in terms of the big mayor's races right now, in the mayoral race in boston, 26% of precincts reporting. right now, at this point, with only 26% in, there's no projection in this. obviously it's two democrats running against each other in boston as you can see from the onscreen graphics here. in houston's mayoral race, we only have early voting results so far, as you can see, they show mayor an niece parker with a healthy margin of victory, but this is 0% in, this is the early vote only, we'll be keeping an eye on houston. in the great state of alabama tonight, we have been watching a primary race to fill a house seat from the first congressional district in alabama. it's southern alabama to the area around mobile. and the primary there is between two republican can gats, bradley burns versus dean young who's
more of the tea party fire brand candidate, he's also a very proud birther. at this hour in the race, we don't have any results to report. this is going to be closely watched as a sort of maybe a bell weather, maybe a sign, maybe a microchasm on the larger in party republican fighting going on in the country. that alabama race is going to be interesting. there will be a contest in december against a democrat in that race, but the primary is thought to be all but -- again the big story tonight, as yet s what is happening in virginia where nbc news is characterizing the virginia governor's race as to close to call at this hour. a slilg r slight up date, 86% of the precincts reporting, ken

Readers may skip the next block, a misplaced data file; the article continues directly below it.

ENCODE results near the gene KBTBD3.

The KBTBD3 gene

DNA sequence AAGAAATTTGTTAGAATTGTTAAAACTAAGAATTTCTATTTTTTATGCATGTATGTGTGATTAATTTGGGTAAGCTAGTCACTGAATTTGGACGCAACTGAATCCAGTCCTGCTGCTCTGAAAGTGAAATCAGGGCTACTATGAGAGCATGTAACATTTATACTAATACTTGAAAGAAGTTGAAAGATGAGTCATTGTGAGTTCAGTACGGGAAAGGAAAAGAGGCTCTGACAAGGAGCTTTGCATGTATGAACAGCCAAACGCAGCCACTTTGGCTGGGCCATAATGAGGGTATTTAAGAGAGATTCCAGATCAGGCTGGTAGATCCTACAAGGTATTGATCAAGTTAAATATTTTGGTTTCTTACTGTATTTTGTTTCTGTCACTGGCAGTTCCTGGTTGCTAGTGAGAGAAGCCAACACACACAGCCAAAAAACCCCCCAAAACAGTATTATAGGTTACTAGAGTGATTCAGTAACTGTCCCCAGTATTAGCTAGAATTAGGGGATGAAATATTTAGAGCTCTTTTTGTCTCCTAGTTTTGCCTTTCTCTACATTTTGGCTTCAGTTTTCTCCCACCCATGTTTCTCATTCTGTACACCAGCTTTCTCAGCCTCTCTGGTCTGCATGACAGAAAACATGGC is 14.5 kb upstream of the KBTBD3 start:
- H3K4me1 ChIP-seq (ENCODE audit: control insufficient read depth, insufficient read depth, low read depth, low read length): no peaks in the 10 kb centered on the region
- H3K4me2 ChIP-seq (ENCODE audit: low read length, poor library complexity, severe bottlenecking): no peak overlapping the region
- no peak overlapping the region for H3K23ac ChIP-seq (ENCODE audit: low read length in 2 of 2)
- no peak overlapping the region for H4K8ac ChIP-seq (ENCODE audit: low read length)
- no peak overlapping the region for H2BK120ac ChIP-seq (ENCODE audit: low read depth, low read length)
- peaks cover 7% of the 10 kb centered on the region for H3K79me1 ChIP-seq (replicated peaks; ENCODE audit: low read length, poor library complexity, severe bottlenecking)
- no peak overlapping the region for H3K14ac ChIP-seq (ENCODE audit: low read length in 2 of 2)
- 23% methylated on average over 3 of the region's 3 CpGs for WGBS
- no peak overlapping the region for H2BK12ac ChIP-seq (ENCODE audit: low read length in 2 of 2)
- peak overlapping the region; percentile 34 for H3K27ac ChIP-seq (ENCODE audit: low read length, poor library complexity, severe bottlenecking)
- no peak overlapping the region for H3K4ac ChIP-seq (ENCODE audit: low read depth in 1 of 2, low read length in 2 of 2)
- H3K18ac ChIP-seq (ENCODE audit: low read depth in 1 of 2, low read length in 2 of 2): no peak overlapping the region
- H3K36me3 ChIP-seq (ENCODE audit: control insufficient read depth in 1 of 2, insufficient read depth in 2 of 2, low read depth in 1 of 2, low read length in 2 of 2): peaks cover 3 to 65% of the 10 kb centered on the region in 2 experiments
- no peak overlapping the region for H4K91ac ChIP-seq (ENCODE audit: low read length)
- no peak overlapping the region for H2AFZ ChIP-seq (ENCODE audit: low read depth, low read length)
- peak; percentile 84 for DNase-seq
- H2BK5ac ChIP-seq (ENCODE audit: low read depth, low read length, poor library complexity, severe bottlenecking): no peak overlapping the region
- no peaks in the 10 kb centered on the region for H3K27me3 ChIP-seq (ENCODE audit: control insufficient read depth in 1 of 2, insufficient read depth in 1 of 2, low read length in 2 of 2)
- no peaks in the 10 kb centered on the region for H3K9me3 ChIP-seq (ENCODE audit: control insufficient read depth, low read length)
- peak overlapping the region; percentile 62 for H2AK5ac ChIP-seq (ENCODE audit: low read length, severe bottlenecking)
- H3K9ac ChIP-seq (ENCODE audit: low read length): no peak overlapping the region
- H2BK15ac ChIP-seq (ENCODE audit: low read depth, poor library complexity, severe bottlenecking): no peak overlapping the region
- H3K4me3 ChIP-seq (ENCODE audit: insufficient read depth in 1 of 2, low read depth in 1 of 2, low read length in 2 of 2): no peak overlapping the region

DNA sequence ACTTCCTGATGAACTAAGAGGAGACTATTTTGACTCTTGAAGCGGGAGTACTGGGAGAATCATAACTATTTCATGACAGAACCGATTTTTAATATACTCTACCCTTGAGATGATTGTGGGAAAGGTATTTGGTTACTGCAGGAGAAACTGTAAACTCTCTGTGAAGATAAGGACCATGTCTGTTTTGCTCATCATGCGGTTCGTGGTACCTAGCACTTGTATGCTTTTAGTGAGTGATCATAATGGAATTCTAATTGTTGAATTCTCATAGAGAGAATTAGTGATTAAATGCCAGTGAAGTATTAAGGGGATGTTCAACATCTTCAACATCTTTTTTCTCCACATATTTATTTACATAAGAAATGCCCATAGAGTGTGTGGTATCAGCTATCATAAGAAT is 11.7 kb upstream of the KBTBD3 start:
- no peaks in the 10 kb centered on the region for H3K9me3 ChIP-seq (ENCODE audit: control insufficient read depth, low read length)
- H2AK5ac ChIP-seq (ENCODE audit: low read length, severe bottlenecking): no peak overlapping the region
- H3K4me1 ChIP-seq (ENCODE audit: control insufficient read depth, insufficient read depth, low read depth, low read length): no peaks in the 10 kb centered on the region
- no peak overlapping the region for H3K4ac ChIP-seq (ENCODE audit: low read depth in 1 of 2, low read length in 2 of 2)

kuch with 46% of the vote. virginia always holds it's governor's elections in off years like this one. it's not only an odd year, it's an odd, odd year, 2013, a year after the presidential race. but that's the way that virginia always does it. and heading into tonight's elections, virginia had a really stark and really stable and really specific record of who the state of virginia would elect to be governor. since 1977, in every single governor's race in virginia, the state has elected a governor who is the opposite party to the president of the united states. so whenever there's a democratic president, virginia elects a republican governor. and whenever there's a republican president, sa virginia elects a democratic governor and that has held true for 36 years now. will that streak be broken